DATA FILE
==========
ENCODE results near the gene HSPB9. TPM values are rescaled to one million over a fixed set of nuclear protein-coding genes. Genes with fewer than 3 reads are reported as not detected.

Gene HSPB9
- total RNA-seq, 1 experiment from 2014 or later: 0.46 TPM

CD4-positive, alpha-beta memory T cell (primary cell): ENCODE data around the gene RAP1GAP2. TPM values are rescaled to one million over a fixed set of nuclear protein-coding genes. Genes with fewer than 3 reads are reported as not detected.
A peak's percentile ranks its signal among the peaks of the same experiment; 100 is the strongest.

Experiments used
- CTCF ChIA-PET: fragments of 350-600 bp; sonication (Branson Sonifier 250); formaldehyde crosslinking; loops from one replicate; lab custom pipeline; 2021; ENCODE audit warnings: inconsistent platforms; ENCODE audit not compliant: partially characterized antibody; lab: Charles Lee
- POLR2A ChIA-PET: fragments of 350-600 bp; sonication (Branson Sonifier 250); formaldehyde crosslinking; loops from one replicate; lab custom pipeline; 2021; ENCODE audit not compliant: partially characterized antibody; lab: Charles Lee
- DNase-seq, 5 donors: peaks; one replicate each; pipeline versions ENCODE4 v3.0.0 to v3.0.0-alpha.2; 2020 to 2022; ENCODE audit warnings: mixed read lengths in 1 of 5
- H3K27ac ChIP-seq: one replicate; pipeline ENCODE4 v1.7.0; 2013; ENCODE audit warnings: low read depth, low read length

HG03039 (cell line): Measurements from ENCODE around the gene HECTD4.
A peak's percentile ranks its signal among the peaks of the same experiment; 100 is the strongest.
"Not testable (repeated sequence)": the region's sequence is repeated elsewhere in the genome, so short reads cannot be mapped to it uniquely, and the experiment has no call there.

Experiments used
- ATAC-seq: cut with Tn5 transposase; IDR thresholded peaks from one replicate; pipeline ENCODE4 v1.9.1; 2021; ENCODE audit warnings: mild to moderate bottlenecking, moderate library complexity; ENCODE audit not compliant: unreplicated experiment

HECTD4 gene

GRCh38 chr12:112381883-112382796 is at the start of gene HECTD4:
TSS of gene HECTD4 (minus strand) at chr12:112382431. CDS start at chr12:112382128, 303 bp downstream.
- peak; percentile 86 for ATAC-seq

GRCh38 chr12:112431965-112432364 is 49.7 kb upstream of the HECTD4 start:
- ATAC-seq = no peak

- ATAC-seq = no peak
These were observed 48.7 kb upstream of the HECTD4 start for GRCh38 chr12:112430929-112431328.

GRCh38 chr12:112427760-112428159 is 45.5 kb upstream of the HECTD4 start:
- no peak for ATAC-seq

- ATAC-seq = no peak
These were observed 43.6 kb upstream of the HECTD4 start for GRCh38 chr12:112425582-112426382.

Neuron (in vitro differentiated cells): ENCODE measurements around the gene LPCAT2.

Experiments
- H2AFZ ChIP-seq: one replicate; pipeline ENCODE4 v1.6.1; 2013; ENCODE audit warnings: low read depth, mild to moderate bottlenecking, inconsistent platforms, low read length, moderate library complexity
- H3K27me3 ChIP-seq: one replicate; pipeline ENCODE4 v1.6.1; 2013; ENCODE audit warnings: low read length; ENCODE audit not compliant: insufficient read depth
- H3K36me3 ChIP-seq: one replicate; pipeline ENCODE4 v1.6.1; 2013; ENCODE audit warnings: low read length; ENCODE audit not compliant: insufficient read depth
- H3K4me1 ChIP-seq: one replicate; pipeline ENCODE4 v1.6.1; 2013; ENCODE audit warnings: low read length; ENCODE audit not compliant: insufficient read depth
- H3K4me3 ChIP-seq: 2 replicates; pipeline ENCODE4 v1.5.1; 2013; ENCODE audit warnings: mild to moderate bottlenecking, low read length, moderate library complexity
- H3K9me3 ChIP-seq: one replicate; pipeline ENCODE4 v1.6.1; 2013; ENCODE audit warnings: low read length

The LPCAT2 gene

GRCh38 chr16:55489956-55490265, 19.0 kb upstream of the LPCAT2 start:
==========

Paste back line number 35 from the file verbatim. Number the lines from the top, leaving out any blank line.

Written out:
- H3K9me3 ChIP-seq: one replicate; pipeline ENCODE4 v1.6.1; 2013; ENCODE audit warnings: low read length